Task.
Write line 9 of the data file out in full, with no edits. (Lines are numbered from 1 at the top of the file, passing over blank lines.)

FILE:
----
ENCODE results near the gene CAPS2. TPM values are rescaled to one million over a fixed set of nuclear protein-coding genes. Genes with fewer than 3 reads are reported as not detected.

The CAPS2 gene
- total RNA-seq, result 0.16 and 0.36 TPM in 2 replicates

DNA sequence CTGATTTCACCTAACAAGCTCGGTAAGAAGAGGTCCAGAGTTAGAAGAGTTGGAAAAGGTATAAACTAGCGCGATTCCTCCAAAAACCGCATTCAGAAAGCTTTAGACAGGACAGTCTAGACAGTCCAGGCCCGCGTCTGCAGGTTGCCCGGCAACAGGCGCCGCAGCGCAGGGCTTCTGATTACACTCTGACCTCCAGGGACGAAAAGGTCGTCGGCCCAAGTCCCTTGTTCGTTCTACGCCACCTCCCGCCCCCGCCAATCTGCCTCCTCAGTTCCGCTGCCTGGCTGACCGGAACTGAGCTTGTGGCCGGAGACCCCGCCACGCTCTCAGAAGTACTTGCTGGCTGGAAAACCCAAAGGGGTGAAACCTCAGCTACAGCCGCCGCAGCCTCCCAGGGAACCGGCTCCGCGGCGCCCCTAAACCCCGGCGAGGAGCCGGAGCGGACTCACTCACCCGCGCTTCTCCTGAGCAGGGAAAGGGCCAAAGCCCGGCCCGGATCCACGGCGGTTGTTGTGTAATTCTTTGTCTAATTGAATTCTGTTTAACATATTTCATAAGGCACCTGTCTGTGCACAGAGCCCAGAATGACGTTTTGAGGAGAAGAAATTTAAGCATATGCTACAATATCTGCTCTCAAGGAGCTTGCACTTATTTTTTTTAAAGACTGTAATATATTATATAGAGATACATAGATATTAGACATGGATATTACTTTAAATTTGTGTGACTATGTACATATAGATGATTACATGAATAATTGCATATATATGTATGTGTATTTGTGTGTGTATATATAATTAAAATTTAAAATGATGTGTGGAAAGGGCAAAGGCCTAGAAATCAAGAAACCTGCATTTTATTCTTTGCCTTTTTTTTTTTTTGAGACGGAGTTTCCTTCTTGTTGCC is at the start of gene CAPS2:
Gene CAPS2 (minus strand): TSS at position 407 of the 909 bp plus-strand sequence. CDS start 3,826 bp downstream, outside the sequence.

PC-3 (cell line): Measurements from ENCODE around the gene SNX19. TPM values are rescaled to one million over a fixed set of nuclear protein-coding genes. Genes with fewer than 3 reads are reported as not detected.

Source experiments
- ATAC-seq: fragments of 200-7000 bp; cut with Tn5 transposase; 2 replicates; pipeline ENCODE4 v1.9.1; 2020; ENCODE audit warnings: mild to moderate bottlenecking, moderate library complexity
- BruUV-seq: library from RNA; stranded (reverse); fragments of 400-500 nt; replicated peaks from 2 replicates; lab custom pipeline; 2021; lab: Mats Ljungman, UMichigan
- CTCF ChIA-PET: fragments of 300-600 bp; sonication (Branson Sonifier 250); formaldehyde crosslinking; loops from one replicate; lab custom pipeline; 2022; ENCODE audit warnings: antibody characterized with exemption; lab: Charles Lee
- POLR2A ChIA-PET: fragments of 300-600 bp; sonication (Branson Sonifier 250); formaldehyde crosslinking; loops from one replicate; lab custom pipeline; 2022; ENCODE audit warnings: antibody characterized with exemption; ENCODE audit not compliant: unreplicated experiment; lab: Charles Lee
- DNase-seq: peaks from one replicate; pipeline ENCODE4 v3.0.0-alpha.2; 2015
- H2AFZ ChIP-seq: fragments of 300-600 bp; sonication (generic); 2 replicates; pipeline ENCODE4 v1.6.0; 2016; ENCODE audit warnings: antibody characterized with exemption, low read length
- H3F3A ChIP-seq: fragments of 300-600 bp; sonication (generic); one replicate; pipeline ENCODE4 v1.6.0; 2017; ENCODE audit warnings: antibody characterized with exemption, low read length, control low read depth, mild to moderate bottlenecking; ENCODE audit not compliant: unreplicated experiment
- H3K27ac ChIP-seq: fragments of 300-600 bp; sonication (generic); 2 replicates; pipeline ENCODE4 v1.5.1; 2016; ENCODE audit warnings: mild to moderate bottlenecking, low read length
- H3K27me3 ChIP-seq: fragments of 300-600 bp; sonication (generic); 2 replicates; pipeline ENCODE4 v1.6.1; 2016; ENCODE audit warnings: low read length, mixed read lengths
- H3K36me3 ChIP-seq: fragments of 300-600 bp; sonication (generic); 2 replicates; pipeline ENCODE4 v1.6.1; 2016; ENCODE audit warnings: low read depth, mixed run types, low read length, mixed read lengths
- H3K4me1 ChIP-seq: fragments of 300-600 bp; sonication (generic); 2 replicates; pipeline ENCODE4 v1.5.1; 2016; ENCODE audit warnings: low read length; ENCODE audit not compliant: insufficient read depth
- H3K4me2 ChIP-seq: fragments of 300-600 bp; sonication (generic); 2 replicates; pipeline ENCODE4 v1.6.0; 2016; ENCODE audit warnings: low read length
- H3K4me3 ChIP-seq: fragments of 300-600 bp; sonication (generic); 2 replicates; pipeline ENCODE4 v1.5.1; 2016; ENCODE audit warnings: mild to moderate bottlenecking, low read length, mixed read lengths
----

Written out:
- BruUV-seq: library from RNA; stranded (reverse); fragments of 400-500 nt; replicated peaks from 2 replicates; lab custom pipeline; 2021; lab: Mats Ljungman, UMichigan